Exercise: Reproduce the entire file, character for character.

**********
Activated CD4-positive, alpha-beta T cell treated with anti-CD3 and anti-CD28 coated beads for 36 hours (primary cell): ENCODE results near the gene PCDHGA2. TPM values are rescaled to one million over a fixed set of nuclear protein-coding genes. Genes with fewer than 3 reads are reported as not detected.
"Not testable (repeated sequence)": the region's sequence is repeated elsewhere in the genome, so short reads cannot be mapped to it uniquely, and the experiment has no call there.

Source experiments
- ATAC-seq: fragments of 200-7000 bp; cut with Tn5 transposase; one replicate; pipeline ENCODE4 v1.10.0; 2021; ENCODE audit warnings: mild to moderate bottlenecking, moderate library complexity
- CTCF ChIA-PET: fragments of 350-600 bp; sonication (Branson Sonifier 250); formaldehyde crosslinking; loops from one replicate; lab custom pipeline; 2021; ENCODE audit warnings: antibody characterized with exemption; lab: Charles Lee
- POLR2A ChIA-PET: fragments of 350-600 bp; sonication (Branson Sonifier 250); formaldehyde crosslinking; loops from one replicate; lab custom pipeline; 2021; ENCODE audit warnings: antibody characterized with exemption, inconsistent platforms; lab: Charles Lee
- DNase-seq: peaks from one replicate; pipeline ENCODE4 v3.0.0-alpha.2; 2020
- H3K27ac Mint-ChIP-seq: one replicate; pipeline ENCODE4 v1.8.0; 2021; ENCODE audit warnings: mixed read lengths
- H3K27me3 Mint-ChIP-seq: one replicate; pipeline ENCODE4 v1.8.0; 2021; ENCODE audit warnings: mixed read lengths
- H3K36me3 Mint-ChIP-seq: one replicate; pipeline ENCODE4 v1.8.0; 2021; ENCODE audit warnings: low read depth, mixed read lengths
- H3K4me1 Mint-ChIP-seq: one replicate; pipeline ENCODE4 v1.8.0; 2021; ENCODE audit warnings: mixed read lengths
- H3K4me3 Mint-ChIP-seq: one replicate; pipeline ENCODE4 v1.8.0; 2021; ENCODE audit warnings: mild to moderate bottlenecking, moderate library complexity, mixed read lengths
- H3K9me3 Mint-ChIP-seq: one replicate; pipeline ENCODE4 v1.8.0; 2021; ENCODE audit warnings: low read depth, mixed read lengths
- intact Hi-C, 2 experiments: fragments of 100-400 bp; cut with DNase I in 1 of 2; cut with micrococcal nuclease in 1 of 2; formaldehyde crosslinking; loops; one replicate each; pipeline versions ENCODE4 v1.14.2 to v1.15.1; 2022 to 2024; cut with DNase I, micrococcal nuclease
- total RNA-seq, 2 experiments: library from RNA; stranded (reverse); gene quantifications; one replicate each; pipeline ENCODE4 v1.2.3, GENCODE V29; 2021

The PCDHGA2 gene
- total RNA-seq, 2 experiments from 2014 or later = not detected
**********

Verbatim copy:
Activated CD4-positive, alpha-beta T cell treated with anti-CD3 and anti-CD28 coated beads for 36 hours (primary cell): ENCODE results near the gene PCDHGA2. TPM values are rescaled to one million over a fixed set of nuclear protein-coding genes. Genes with fewer than 3 reads are reported as not detected.
"Not testable (repeated sequence)": the region's sequence is repeated elsewhere in the genome, so short reads cannot be mapped to it uniquely, and the experiment has no call there.

Source experiments
- ATAC-seq: fragments of 200-7000 bp; cut with Tn5 transposase; one replicate; pipeline ENCODE4 v1.10.0; 2021; ENCODE audit warnings: mild to moderate bottlenecking, moderate library complexity
- CTCF ChIA-PET: fragments of 350-600 bp; sonication (Branson Sonifier 250); formaldehyde crosslinking; loops from one replicate; lab custom pipeline; 2021; ENCODE audit warnings: antibody characterized with exemption; lab: Charles Lee
- POLR2A ChIA-PET: fragments of 350-600 bp; sonication (Branson Sonifier 250); formaldehyde crosslinking; loops from one replicate; lab custom pipeline; 2021; ENCODE audit warnings: antibody characterized with exemption, inconsistent platforms; lab: Charles Lee
- DNase-seq: peaks from one replicate; pipeline ENCODE4 v3.0.0-alpha.2; 2020
- H3K27ac Mint-ChIP-seq: one replicate; pipeline ENCODE4 v1.8.0; 2021; ENCODE audit warnings: mixed read lengths
- H3K27me3 Mint-ChIP-seq: one replicate; pipeline ENCODE4 v1.8.0; 2021; ENCODE audit warnings: mixed read lengths
- H3K36me3 Mint-ChIP-seq: one replicate; pipeline ENCODE4 v1.8.0; 2021; ENCODE audit warnings: low read depth, mixed read lengths
- H3K4me1 Mint-ChIP-seq: one replicate; pipeline ENCODE4 v1.8.0; 2021; ENCODE audit warnings: mixed read lengths
- H3K4me3 Mint-ChIP-seq: one replicate; pipeline ENCODE4 v1.8.0; 2021; ENCODE audit warnings: mild to moderate bottlenecking, moderate library complexity, mixed read lengths
- H3K9me3 Mint-ChIP-seq: one replicate; pipeline ENCODE4 v1.8.0; 2021; ENCODE audit warnings: low read depth, mixed read lengths
- intact Hi-C, 2 experiments: fragments of 100-400 bp; cut with DNase I in 1 of 2; cut with micrococcal nuclease in 1 of 2; formaldehyde crosslinking; loops; one replicate each; pipeline versions ENCODE4 v1.14.2 to v1.15.1; 2022 to 2024; cut with DNase I, micrococcal nuclease
- total RNA-seq, 2 experiments: library from RNA; stranded (reverse); gene quantifications; one replicate each; pipeline ENCODE4 v1.2.3, GENCODE V29; 2021

The PCDHGA2 gene
- total RNA-seq, 2 experiments from 2014 or later = not detected